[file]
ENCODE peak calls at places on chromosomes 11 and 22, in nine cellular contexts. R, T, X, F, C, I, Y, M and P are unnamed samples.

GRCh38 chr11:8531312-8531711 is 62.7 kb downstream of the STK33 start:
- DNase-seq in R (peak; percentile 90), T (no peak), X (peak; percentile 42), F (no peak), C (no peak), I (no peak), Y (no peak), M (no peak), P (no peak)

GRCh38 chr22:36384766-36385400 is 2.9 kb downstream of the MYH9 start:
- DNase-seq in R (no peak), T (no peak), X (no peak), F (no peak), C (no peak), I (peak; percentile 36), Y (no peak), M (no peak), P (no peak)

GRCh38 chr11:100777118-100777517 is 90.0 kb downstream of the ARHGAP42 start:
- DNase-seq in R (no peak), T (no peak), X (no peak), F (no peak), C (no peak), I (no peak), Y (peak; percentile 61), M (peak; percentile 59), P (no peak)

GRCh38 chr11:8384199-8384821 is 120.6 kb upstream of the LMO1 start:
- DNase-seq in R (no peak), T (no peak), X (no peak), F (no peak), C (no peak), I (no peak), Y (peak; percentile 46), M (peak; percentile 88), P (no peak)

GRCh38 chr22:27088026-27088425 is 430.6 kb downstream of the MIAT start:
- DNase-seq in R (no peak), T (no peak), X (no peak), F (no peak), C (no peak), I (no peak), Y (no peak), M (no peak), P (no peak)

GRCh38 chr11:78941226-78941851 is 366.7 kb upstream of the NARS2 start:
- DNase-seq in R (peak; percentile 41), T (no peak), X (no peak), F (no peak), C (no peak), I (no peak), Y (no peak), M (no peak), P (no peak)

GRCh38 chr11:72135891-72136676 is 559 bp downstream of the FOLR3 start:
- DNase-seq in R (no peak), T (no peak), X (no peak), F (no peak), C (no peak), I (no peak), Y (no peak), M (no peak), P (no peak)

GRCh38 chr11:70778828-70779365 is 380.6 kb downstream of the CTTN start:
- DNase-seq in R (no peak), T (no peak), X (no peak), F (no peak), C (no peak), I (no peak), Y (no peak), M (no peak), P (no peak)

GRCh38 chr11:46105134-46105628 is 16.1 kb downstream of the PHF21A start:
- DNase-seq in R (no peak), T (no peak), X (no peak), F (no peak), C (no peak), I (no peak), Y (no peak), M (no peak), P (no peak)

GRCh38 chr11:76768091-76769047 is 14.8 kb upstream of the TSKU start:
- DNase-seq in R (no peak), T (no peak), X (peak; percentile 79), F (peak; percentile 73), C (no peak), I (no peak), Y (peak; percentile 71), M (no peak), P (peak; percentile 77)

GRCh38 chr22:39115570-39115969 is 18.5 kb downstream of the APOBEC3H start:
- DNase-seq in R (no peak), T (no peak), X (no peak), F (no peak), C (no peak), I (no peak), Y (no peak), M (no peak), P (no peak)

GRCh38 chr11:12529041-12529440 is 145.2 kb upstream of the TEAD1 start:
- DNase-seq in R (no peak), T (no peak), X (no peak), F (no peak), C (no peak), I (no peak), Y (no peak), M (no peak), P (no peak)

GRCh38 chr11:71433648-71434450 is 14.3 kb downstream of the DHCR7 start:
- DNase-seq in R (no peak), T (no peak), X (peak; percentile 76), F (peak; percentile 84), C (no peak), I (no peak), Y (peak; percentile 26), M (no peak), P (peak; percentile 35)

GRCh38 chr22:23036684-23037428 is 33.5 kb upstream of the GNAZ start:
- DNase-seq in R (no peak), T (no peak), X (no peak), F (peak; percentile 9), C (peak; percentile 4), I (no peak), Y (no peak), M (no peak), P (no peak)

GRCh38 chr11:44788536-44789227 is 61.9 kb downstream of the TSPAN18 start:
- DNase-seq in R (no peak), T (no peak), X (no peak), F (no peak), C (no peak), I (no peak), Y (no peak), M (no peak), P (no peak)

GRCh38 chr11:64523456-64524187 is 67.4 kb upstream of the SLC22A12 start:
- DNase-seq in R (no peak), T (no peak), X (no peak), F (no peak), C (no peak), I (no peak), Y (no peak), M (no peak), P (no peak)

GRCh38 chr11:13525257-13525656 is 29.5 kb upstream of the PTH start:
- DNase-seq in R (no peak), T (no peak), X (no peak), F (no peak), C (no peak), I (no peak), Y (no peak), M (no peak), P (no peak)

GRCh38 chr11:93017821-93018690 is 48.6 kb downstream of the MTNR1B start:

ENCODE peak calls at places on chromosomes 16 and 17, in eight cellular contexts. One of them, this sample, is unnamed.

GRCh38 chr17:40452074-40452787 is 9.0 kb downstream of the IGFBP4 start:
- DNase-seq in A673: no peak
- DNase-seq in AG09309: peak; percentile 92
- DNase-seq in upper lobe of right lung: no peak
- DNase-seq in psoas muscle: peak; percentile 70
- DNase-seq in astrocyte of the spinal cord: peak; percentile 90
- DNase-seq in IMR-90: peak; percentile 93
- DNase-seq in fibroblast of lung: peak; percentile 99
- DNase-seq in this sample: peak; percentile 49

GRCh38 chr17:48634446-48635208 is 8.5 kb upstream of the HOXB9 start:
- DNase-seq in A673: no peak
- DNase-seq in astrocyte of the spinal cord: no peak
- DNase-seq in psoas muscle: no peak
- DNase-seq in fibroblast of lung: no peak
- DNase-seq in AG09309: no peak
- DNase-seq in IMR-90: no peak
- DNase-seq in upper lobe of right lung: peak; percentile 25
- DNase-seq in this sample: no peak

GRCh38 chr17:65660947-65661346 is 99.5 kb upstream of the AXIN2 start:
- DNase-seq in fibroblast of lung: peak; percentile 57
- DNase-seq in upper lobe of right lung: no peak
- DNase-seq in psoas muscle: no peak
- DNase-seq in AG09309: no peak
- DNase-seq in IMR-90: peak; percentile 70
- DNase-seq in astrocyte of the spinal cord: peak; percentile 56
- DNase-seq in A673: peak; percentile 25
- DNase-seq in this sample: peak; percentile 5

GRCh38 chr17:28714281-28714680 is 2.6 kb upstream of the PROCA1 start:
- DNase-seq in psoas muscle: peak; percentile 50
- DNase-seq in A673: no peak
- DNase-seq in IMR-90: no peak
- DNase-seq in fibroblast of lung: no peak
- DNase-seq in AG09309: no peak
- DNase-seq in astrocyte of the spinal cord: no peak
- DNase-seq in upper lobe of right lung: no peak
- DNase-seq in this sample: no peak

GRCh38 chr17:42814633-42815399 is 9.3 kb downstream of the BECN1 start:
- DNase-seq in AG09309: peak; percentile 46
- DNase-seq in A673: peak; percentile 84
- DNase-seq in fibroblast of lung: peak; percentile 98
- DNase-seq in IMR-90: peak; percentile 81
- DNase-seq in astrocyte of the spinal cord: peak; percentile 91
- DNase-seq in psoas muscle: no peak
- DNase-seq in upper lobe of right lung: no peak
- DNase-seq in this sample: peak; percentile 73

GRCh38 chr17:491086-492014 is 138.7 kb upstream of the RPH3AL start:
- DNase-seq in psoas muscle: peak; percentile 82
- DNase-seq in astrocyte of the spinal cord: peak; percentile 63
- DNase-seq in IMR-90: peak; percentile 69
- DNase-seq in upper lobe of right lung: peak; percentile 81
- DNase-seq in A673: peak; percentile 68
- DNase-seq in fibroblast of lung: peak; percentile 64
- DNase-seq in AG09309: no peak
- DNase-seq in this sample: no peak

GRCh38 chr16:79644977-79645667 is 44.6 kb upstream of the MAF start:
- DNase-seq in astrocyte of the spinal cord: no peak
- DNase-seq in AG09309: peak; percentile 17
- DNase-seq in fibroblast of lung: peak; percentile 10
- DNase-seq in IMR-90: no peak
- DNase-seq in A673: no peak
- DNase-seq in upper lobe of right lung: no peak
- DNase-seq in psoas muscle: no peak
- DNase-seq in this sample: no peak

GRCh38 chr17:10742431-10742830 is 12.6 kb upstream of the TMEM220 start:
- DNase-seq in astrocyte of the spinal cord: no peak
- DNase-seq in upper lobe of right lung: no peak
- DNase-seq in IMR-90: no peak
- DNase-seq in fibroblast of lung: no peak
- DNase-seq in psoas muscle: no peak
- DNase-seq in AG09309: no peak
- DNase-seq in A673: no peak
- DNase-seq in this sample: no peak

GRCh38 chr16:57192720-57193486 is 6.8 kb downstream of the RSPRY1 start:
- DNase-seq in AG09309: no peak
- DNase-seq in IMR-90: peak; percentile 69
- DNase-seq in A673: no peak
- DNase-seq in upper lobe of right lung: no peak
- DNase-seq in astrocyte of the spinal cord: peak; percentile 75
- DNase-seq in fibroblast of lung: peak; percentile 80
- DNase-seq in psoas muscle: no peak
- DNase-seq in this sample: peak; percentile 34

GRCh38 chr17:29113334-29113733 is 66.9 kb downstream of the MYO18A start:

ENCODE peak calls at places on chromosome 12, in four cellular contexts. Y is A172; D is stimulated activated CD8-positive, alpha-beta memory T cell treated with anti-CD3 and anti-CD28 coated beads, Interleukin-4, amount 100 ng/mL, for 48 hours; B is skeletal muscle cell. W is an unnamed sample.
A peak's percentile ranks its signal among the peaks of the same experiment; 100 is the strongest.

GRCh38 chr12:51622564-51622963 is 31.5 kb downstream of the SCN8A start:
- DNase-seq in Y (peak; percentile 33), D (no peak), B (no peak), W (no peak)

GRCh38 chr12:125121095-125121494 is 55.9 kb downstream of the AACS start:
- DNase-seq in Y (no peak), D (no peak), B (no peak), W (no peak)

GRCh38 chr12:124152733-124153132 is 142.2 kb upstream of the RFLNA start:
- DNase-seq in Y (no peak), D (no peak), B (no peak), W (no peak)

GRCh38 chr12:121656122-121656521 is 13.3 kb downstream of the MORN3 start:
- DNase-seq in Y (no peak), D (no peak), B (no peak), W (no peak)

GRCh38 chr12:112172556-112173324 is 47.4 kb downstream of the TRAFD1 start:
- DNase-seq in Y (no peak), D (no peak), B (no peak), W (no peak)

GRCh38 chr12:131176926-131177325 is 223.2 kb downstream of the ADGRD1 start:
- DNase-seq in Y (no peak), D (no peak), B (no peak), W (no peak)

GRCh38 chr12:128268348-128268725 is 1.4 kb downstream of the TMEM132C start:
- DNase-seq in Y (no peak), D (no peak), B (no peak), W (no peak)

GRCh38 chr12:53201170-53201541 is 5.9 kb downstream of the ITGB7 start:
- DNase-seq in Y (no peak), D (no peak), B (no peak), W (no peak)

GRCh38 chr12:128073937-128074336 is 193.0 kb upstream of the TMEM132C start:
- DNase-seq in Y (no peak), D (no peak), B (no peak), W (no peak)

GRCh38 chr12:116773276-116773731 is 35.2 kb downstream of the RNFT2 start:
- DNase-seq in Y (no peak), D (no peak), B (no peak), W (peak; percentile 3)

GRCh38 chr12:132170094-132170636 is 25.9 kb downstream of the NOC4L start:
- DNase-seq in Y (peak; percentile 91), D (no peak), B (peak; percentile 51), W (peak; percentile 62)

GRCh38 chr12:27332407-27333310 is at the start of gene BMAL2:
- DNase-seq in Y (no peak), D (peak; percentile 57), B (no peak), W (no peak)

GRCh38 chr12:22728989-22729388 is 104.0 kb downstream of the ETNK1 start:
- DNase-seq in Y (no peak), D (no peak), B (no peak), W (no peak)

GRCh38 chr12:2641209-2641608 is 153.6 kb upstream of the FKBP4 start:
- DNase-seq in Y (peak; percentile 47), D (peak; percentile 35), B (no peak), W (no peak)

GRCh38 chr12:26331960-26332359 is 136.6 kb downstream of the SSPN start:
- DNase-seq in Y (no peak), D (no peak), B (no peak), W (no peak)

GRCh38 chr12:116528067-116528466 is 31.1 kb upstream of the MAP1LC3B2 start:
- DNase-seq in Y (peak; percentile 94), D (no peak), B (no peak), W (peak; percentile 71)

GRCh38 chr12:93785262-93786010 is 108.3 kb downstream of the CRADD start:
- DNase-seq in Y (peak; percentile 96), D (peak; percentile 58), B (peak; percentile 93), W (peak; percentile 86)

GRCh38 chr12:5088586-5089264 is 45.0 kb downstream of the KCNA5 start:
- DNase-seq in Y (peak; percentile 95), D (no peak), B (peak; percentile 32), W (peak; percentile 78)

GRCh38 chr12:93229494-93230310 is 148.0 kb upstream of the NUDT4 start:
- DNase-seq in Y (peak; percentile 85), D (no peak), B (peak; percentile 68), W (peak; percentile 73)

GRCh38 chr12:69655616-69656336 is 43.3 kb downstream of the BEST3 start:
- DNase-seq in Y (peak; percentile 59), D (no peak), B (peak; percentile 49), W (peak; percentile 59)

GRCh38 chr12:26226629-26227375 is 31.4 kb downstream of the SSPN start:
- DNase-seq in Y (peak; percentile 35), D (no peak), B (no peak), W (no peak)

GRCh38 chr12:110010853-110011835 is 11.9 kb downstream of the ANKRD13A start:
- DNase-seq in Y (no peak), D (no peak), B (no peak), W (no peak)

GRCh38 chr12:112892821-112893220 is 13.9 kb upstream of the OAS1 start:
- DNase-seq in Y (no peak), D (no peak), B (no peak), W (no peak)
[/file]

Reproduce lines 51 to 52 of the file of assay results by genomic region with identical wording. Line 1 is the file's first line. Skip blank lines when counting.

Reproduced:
- DNase-seq in fibroblast of lung: no peak
- DNase-seq in AG09309: no peak